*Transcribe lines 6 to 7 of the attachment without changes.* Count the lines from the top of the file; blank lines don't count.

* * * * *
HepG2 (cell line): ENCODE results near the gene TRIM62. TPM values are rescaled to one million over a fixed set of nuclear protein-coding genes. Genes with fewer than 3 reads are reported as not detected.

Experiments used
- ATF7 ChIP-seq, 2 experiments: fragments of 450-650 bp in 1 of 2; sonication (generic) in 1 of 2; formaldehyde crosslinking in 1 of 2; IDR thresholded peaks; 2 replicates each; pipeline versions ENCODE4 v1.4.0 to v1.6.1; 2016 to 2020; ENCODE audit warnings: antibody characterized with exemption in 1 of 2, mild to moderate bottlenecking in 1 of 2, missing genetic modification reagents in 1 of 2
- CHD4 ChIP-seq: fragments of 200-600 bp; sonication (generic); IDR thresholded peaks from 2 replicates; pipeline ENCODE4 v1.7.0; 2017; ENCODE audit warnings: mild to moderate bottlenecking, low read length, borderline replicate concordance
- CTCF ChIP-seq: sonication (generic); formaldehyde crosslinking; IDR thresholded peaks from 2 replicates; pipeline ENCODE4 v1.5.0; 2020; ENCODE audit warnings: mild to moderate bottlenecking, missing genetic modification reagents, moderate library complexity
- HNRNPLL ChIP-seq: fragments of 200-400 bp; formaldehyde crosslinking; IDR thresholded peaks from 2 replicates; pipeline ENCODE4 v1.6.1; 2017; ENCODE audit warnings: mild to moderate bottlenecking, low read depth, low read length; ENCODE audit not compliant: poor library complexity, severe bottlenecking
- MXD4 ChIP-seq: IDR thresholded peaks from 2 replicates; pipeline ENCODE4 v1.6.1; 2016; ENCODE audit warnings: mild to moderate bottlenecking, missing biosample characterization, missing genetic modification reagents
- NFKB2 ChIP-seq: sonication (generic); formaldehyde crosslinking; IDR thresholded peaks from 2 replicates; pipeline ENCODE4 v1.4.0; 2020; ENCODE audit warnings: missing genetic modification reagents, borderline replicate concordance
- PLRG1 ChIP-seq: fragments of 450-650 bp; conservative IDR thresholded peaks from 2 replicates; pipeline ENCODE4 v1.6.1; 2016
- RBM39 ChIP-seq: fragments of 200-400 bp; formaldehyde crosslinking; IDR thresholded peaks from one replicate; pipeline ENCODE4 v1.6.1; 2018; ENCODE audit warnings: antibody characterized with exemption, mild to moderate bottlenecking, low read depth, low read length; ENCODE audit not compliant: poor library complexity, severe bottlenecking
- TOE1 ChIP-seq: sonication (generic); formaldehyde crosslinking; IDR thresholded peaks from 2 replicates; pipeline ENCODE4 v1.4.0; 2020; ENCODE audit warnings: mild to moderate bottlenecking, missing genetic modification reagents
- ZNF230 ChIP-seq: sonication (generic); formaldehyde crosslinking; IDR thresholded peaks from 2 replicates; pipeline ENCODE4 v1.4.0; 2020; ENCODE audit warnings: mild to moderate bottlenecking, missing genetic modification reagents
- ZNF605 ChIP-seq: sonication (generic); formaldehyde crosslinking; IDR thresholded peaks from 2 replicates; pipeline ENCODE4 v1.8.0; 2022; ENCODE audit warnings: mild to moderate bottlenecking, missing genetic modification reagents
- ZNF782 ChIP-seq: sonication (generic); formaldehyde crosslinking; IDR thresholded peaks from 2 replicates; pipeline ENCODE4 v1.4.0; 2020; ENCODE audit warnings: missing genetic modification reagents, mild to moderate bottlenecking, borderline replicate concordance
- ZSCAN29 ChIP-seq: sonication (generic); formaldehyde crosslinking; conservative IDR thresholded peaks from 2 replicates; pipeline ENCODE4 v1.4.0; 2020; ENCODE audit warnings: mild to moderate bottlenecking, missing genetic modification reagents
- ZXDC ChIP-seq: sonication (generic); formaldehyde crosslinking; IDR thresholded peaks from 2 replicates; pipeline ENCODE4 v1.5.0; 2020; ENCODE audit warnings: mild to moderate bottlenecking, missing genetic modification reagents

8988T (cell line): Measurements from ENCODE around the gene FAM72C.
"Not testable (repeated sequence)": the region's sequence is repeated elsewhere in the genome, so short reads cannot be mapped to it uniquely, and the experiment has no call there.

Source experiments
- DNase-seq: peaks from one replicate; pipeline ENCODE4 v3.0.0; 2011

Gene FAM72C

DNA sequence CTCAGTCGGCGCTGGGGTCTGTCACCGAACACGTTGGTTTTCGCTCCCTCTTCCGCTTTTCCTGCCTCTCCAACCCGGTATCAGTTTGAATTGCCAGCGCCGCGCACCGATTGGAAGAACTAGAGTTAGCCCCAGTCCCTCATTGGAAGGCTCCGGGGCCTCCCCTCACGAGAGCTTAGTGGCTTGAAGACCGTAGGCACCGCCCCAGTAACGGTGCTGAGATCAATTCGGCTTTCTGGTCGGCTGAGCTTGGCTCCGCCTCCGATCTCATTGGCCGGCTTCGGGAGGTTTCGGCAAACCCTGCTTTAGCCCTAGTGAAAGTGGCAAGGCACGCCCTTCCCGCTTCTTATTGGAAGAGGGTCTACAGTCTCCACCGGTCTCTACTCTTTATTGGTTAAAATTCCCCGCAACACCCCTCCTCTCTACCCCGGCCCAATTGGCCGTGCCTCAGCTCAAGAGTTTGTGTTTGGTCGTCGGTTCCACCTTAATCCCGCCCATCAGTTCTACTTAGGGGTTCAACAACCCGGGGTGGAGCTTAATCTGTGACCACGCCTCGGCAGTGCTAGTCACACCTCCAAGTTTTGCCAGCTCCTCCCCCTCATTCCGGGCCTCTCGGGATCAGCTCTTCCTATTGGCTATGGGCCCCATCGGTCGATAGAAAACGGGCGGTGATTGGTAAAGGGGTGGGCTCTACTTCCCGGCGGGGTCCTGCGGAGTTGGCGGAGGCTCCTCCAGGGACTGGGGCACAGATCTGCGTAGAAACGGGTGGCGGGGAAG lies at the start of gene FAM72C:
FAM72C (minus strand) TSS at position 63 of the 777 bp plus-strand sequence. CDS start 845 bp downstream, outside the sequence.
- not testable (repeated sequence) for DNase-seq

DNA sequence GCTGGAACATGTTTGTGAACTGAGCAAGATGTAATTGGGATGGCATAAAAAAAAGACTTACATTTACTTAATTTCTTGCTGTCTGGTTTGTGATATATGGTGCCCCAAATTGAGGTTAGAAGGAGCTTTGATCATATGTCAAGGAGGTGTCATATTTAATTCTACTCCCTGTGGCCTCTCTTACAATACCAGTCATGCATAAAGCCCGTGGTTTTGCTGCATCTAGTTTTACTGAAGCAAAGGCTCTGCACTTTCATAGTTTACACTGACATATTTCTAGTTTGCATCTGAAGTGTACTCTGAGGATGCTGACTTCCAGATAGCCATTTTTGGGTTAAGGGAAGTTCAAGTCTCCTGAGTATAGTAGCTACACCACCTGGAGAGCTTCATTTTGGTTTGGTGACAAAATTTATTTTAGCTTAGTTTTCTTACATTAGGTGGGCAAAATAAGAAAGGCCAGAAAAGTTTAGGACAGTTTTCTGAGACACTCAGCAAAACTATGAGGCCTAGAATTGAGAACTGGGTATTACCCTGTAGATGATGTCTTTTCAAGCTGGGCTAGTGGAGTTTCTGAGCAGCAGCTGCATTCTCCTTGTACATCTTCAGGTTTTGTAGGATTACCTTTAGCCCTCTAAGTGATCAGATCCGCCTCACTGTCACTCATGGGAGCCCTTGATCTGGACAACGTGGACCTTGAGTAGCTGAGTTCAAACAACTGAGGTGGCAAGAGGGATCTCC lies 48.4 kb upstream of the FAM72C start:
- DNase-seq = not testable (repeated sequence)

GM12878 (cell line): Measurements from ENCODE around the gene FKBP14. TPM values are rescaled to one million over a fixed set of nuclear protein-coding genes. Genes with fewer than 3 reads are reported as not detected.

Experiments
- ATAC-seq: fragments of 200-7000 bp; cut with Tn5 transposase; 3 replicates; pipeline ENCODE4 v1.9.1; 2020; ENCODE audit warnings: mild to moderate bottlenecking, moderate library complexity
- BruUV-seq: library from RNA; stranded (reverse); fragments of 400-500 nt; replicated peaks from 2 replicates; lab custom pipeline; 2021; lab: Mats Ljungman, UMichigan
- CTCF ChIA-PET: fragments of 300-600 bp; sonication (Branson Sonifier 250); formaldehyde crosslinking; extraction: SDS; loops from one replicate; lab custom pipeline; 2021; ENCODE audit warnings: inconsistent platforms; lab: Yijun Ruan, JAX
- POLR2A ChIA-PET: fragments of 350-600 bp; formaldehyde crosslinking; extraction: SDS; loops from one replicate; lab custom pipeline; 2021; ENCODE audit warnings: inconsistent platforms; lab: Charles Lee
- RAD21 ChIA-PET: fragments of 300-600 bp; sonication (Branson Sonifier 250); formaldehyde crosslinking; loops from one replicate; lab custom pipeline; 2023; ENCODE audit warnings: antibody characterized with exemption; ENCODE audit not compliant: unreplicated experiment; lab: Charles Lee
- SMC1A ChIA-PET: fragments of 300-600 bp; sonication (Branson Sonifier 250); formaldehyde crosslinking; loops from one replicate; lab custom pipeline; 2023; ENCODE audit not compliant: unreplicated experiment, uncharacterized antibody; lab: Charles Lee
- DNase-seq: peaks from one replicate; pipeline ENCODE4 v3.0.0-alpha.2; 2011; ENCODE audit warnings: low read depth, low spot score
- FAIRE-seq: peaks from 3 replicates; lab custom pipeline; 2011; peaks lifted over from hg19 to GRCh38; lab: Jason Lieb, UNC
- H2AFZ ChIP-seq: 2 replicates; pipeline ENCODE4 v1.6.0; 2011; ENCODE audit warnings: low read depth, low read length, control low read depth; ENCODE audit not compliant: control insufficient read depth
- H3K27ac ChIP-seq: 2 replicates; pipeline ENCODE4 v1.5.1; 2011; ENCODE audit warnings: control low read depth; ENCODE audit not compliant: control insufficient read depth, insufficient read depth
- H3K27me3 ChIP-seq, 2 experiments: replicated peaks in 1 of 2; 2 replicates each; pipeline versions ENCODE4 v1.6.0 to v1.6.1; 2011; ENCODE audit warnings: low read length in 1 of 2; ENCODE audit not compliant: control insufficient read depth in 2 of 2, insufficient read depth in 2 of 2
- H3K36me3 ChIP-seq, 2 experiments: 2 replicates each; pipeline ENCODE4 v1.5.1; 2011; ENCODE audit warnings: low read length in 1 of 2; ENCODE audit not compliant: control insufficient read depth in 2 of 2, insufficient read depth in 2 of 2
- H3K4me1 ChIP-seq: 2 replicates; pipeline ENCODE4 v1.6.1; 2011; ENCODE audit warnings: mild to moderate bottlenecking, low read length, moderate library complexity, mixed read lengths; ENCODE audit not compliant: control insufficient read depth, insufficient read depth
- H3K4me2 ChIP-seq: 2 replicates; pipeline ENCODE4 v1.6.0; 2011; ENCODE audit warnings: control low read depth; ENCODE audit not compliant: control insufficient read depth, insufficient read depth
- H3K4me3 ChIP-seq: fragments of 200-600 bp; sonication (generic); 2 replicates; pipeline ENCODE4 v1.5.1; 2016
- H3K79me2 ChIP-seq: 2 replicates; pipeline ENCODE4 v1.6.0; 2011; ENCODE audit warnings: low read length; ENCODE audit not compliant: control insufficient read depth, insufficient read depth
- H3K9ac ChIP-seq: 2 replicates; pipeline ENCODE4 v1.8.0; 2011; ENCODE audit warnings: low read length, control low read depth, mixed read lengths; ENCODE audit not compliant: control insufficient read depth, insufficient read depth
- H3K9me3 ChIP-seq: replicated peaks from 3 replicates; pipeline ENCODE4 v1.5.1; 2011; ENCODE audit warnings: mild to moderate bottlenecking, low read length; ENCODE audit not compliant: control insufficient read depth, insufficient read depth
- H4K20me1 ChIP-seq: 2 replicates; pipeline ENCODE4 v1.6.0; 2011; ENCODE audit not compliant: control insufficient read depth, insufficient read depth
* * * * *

- HNRNPLL ChIP-seq: fragments of 200-400 bp; formaldehyde crosslinking; IDR thresholded peaks from 2 replicates; pipeline ENCODE4 v1.6.1; 2017; ENCODE audit warnings: mild to moderate bottlenecking, low read depth, low read length; ENCODE audit not compliant: poor library complexity, severe bottlenecking
- MXD4 ChIP-seq: IDR thresholded peaks from 2 replicates; pipeline ENCODE4 v1.6.1; 2016; ENCODE audit warnings: mild to moderate bottlenecking, missing biosample characterization, missing genetic modification reagents